Monday, April 20, 2009

Black Lips - 200MillionThousand

Fifth album from Georgia garage goons shows yet again their goofball image and antics (see the kicked out of India tour earlier this year) only add to their glorious ravages where lesser lights that act all out to lunch have to sneak back in with a manager checking their watches, The ‘Lips just keep smacking n’ snacking till the slack crazies slip someway or other. As usual they sniff at the Stooges, leaving them to the shiny panted no penis schtick the copyists generally are, instead slurping, snogging n' doggedly snaffling their way through gorgeously bedraggled brown psychedelics and blue powders to court you with joyously, lugubriously cute songs sang by the muppets impersonating the Dead Milkmen like Drugs and that give you goosebumps, butterflies make you laugh and fall in love cryingly with any lunkhead’s snot that happens to be next to you or Starting Over, a 4am loping lament homewards gurgling The Velvets' Sunday Morning and Ramones' I Wanna Be Your Boyfriend as it collapses into the arms of his best buddy who serenades him with the drunken doowop jam with the Mary Chain on Love Is Strange haze of I’ll Be With You to what resemble trashes at Troggs covers (Let It Grow) recorded whilst howling at the floor in a foetal position with only reverb to save them while Arthur Brown floats in and out of and on peripheral visions being painted by Captain Beefheart (Trapped In A Basement, aptly) to the closing eerie Bull Of The Woods era Elevators of I Saw God. Cartoonish yes, but this madness amused melancholy is so completely cheeky, charmingly careless and quite cocooned in a gurning genius almost as loveable as The Replacements. Few bands contort the Nuggets staples into such vilely addictive crescendos or irreverent and wondrous unpredictability. Fun and frisky as well as disturbing and full of heart, and if it’s too ragged to be staggeringly amazing check a few sentences back, ignore the NME squall and stick this on yer tongue, before they stick more than that on it.
Stu Gibson
Top Johnny! - Top Johnny!

With an opener called Bad Boy (For LovingYou) not so much falling out a corset as it dreams of but nursing aspirations of saving up for a wonderbra with lines like ‘We’re a match and I’m gonna strike it’ and ‘With you I feel like breaking all the rules’ it may come as no surprise whatsoever that these Montreal ballers play the sort of workman-like straight to seventh generation tape copy of hair metal hauling sub-Coverdale paunch on a package tour with the remnants of the slivers of rawk glory that Great White originally managed to snag, mixed - sorry, dowwwwn - with a bit of Bizkits in Limpin Park modernity in its later stages that at least resemble Saigon Kick a little, though not that one good song they did. Attempting to coax almost every cliché in the book into it’s floorspace it’s bound for a cocktail down the front or, I dunno, maybe these lines work in some strange land but Love You Like An Animal (‘When you move your body it’s like a tidal wave crashing down on me’!), The Edge (Is Where The Action Is) – wherein our hero TJ confides he lives on the razors edge and in the fast lane - and Out Of Control ring about as true as Sebastian Bach competing successfully on a quiz show against Stephen Fry. Alas (for them), despite some strict adherence to the ingredients of the guitarists book of cock rock licks (and putting brackets in song titles) everyone’s real gone love dawwwg, and fellow countryman, Danko Jones wouldn’t even bother to even dribble here to mark his territory, and real sexy lovecats Chop Suicide wouldn't tender any therapy, 'cept perhaps of the most sadistic sort. More sunset cycle path than boulevard.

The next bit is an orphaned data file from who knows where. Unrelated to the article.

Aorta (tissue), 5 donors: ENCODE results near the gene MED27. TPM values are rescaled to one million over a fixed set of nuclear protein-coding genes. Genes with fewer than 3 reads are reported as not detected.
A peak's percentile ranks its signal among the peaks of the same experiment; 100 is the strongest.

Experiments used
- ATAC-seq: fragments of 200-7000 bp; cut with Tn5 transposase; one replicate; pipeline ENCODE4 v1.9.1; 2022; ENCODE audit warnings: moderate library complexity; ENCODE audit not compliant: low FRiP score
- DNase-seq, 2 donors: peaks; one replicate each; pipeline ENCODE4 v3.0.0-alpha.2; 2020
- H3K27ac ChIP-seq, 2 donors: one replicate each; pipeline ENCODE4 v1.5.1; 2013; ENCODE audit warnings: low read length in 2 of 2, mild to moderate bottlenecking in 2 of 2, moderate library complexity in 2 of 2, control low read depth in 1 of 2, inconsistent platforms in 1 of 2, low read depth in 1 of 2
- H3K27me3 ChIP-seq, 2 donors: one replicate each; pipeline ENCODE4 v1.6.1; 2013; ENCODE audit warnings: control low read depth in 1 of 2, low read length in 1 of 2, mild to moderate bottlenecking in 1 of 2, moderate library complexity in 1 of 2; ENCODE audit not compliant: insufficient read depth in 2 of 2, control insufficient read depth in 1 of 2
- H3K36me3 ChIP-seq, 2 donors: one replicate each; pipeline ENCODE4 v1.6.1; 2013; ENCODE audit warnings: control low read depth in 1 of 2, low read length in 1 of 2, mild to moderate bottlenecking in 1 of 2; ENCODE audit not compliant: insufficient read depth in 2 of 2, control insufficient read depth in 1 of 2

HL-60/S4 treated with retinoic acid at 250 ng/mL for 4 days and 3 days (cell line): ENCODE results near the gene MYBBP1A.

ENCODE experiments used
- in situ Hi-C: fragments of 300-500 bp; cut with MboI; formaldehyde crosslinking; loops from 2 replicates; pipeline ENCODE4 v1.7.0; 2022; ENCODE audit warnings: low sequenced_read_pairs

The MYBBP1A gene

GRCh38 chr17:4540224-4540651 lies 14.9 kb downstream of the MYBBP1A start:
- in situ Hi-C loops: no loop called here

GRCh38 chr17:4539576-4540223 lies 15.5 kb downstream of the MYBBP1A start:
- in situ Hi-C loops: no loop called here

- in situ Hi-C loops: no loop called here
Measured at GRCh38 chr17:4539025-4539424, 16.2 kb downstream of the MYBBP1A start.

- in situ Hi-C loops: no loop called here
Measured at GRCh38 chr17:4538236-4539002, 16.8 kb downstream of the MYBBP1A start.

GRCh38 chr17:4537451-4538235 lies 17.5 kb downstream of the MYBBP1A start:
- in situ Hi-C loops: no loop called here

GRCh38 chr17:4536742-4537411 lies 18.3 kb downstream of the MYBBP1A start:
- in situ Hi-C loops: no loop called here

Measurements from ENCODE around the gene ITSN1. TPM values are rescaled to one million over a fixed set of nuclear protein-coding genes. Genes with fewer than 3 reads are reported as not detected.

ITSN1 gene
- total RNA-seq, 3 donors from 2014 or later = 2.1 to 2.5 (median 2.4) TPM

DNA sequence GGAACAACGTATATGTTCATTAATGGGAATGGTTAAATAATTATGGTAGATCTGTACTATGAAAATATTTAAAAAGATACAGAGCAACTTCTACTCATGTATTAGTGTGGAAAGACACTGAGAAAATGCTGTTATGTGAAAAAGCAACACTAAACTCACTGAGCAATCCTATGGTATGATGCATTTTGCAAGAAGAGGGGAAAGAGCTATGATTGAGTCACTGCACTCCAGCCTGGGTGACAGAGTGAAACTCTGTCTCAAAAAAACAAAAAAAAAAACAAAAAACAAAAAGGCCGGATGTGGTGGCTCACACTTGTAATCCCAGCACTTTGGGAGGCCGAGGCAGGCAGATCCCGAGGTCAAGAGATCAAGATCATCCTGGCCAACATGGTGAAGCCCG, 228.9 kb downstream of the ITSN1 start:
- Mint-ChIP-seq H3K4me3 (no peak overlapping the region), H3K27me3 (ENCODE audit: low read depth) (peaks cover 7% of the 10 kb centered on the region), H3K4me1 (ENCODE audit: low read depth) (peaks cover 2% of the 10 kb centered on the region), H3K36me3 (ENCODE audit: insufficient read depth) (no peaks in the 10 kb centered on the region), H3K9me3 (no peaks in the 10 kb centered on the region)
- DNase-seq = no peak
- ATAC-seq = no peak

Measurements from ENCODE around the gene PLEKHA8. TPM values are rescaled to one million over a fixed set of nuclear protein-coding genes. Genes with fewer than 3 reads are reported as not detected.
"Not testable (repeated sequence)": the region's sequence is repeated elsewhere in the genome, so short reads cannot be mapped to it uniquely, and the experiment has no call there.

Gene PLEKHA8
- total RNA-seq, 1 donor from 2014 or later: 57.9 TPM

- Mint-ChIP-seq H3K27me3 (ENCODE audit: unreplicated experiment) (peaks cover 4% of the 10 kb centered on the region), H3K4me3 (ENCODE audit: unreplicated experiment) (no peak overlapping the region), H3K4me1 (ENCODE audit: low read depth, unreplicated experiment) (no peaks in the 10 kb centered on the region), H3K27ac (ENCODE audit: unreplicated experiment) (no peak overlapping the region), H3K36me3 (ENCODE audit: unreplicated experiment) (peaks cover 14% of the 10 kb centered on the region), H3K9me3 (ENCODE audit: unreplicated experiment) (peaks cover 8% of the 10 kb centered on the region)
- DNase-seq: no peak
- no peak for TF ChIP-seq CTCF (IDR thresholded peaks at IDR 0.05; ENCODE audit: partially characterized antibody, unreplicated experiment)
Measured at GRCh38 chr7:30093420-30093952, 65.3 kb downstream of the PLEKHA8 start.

Stu Gibson
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